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    Hallo, es ist die dokumentation für das ADAGE JXTA plugin. This plugin can be used to deploy all kind of JXTA-based applications such as JuxMem.

    Describing a JXTA application (JDL)

    A JXTA application is composed by two kind of peers: rendezvous peers and edge peers. Please refer to the JXTA documentation to understand how these roles are acting and, possibly, what you are doing.

    This plugin is designed for JXTA-C 2.5.x (see below for 2.3 support).

    A JXTA overlay can be described thanks to the JXTA Description Language (JDL). You can find more information about this language in Mathieu Jan's Thesis (Fr). A JDL example describing a basic JuxMem application is available here tests/jxta/appl.xml (from the adage source directory). It starts with:

    <?xml version="1.0"?>
    <!DOCTYPE JXTA_application>
    <JXTA_application xmlns:xsi=""

    We are now ready to declare some peer profiles.


    Describing a profile

    Each peer is associated with a profile that indicates information such as its type (edge or rendezvous), the binary to use or the connection settings.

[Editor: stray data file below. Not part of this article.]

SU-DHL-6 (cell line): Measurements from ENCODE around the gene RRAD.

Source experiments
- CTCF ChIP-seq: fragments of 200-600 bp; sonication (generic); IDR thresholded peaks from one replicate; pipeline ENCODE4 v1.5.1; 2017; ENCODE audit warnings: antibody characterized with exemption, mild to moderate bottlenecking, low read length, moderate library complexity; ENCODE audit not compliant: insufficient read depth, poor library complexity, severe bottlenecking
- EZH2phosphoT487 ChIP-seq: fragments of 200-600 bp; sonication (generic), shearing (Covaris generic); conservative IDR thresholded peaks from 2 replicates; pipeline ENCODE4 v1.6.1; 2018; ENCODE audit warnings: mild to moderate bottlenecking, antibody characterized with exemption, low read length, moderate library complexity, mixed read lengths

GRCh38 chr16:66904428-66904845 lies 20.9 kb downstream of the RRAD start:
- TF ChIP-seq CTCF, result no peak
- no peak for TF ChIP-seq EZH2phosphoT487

<profile name="p_manager">
        <services rdv="true" relay="false" />
        <networks tcp="true" port="9701" multicast="false" http="false"/>
        <behavior binding="c" filename="simple_manager" args="120"/>

    According to the current status of this JXTA plugin, here is the description of the options that are already available:

    • services.rdv indicates whether the corresponding peers have to act as a rendezvous or not. This is deprecated because this information is already given in the overlay description (see below).
    • networks.port (optional) indicates the tcp port to use. This may change depending on the port availability when deploying the peers. If not set, the default value is 9701.
    • behavior.filename indicates the name of the binary to launch. The program will be called “as this”, which means it has to be reachable from everywhere ($PATH is a good guess).
    • behavior.args indicates the arguments to use with the binary.

    Other options are not supported yet but have to be filled in order to make a valid JXTA description file. Now let's build the JXTA overlay:


    Describing the overlay